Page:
GORDON: Mm-hmm. You through this, understand too, and I think you've always understood this, the power that you wield, don't you?

Mr. PERRY: I don't know about power, because...

GORDON: But you do. Tyler, let's be honest, though. I appreciate the modesty and all. But you understand, when you get into the realm that you're in now, not only the microphone that you're given through movies and through stage, but the sheer money you are making, and the idea that you do now invest in much of the imagery of black America.

Mr. PERRY: Right.

GORDON: That in and of itself is power.

Mr. PERRY: I do understand that part of it, because in the beginning when I started with Madea, this character, I'm thinking it's just a character. But I stood on stage one night and I asked, I said, who is the youngest person here? There was somebody there that was seven or eight years old. And I said, who is the oldest? There was a woman who was 91 sitting in the balcony. And then I realized that this character is speaking completely across generations. And there is a responsibility when you can bring in generations of people together, you have a responsibility to talk to, and educate, and support, and inspire, and provoke thought, and encourage. Yeah, I understand that power, surely.

GORDON: When you start talking about $30 million in an opening weekend, you're talking about more than just black folk going to see the film. Is it important for you to not only cross over, but the media not just relegated to, quote, "a black film?"

Mr. PERRY: The media will do that. They will make it into what they want it to be. But what I found out about that is it's really, really simple, that when you stay true to the stories that you tell, they're universal, and anybody can relate to them. And that's what I think is happening. People who are not black or who don't know the black experience, can totally watch these stories and relate to it.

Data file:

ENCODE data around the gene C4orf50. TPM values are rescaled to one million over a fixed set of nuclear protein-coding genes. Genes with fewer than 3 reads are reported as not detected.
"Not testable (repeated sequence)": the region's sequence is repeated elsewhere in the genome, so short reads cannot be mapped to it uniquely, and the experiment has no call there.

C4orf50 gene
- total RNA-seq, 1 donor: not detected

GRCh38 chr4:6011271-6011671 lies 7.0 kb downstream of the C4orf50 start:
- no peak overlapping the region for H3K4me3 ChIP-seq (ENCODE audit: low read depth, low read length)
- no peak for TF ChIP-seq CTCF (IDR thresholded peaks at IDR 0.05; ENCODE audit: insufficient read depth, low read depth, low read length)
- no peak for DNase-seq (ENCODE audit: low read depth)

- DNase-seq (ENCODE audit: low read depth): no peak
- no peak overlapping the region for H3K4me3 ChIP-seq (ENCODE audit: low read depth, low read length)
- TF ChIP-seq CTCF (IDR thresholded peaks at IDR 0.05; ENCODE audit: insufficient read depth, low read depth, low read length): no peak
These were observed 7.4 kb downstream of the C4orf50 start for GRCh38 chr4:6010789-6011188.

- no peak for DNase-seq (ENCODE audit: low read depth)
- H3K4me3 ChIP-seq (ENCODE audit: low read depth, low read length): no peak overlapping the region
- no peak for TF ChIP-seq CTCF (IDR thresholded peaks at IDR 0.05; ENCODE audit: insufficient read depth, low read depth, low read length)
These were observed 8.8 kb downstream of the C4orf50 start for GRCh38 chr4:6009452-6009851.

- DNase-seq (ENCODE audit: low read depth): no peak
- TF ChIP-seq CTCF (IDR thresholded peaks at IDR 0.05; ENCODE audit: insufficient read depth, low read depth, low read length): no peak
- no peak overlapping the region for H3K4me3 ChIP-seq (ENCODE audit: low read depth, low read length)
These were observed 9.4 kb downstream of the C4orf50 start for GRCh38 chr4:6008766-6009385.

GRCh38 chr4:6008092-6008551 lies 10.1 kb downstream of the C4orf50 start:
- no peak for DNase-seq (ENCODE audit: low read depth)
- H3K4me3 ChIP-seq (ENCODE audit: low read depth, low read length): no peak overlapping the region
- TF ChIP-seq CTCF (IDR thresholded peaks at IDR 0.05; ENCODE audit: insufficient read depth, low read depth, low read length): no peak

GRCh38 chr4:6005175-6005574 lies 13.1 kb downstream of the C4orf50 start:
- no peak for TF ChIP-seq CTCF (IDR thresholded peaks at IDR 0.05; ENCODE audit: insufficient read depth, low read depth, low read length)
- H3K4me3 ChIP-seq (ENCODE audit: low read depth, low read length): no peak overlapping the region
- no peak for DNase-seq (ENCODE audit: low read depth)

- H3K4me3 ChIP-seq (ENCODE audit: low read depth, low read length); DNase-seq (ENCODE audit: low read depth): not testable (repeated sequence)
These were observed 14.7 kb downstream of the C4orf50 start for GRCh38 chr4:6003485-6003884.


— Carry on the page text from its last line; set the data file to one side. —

GORDON: What has been the most difficult aspect of jumping from the guy who was dreaming about this and having 30 people a night, to this person that we see today?

Mr. PERRY: I've had to learn a lot about people. I had to grow up really, really fast in business. Because, and I had to learn to be very, very careful; and that everybody does not celebrate with you, and everybody is not happy for you. I think that's been the most difficult thing, because what I try to do is approach everything with a sense of trust. And looking at the things that people can do to try to disparage you has been difficult for me. But you roll with it and move on.

GORDON: Let me ask you, finally, as we look to Madea's Family Reunion, specifically. There is a true message of family in this movie.

Mr. PERRY: Truly. There is a true message of family. No matter who you are, no matter what your race, I really believe you can relate to it. So, yes, Madea is broad, but there are people like that in my family. This woman is not an exaggeration. Her height is not an exaggeration. Her size is not an exaggeration. There are people like this in families. I know several families that this woman represents. I'm from the South, and everything is big in Texas, and Louisiana.

GORDON: Indeed, that's the case. Listen, Tyler Perry, even though you said that the road wasn't that hard, you only went to a couple of studios, I know this for a fact, what you've done is nothing short of remarkable. And I can speak for a lot of African Americans and a lot of people in general, we're proud of you, man, and keep on keeping on.

Mr. PERRY: I receive that. Thank you very much.